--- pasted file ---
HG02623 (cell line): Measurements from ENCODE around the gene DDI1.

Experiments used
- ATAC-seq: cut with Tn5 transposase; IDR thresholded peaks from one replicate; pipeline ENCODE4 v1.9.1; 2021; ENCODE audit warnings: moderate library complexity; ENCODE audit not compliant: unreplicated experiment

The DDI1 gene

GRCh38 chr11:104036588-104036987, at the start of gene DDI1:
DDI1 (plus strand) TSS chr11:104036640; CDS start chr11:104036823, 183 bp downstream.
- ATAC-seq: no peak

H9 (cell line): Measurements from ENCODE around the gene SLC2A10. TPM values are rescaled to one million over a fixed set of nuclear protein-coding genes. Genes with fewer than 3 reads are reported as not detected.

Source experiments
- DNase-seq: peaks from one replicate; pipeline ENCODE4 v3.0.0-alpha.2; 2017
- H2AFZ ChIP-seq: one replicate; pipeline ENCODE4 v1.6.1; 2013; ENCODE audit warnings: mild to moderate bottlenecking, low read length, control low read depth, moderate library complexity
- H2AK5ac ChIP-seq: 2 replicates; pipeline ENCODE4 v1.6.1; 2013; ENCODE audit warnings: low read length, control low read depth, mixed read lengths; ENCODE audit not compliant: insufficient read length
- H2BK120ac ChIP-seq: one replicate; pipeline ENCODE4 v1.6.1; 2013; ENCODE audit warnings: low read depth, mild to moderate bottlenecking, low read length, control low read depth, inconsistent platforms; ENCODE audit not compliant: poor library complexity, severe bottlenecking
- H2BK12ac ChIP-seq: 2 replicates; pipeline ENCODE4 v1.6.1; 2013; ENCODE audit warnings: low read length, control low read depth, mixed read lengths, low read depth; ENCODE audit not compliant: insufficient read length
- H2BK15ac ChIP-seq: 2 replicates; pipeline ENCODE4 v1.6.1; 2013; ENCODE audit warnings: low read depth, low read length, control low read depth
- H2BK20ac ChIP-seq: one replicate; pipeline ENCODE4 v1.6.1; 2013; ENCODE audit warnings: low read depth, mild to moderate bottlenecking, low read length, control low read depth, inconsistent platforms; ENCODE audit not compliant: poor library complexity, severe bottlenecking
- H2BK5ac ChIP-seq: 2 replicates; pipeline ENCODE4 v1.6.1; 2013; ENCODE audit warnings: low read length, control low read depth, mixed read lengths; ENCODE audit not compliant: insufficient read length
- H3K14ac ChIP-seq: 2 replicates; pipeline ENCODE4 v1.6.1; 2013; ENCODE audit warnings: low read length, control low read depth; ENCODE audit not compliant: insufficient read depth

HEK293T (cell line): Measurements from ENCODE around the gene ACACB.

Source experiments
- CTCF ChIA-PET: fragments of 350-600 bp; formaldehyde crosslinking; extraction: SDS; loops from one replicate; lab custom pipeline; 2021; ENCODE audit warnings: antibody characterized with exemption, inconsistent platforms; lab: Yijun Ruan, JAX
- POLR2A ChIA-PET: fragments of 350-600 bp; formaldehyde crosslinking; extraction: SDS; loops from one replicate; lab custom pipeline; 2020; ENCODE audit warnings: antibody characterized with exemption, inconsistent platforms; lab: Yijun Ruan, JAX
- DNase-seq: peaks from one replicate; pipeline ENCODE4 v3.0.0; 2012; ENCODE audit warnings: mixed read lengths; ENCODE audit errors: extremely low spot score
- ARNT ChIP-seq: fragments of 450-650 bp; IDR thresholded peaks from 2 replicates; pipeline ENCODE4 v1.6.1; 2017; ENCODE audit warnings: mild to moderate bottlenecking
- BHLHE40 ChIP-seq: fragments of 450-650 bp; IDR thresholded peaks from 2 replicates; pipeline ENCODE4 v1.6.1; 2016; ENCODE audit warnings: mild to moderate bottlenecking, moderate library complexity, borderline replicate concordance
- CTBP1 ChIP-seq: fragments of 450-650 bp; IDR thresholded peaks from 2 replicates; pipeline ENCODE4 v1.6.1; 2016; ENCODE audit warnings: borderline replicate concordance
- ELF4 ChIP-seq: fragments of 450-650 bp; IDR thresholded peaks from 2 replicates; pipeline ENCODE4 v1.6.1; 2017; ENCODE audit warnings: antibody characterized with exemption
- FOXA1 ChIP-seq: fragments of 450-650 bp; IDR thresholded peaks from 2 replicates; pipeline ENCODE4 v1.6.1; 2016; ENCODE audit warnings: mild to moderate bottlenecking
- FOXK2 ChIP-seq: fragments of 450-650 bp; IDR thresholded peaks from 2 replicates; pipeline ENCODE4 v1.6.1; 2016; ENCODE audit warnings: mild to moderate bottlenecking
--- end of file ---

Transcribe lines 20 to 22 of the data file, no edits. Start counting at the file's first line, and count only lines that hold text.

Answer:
Source experiments
- CTCF ChIA-PET: fragments of 350-600 bp; formaldehyde crosslinking; extraction: SDS; loops from one replicate; lab custom pipeline; 2021; ENCODE audit warnings: antibody characterized with exemption, inconsistent platforms; lab: Yijun Ruan, JAX
- POLR2A ChIA-PET: fragments of 350-600 bp; formaldehyde crosslinking; extraction: SDS; loops from one replicate; lab custom pipeline; 2020; ENCODE audit warnings: antibody characterized with exemption, inconsistent platforms; lab: Yijun Ruan, JAX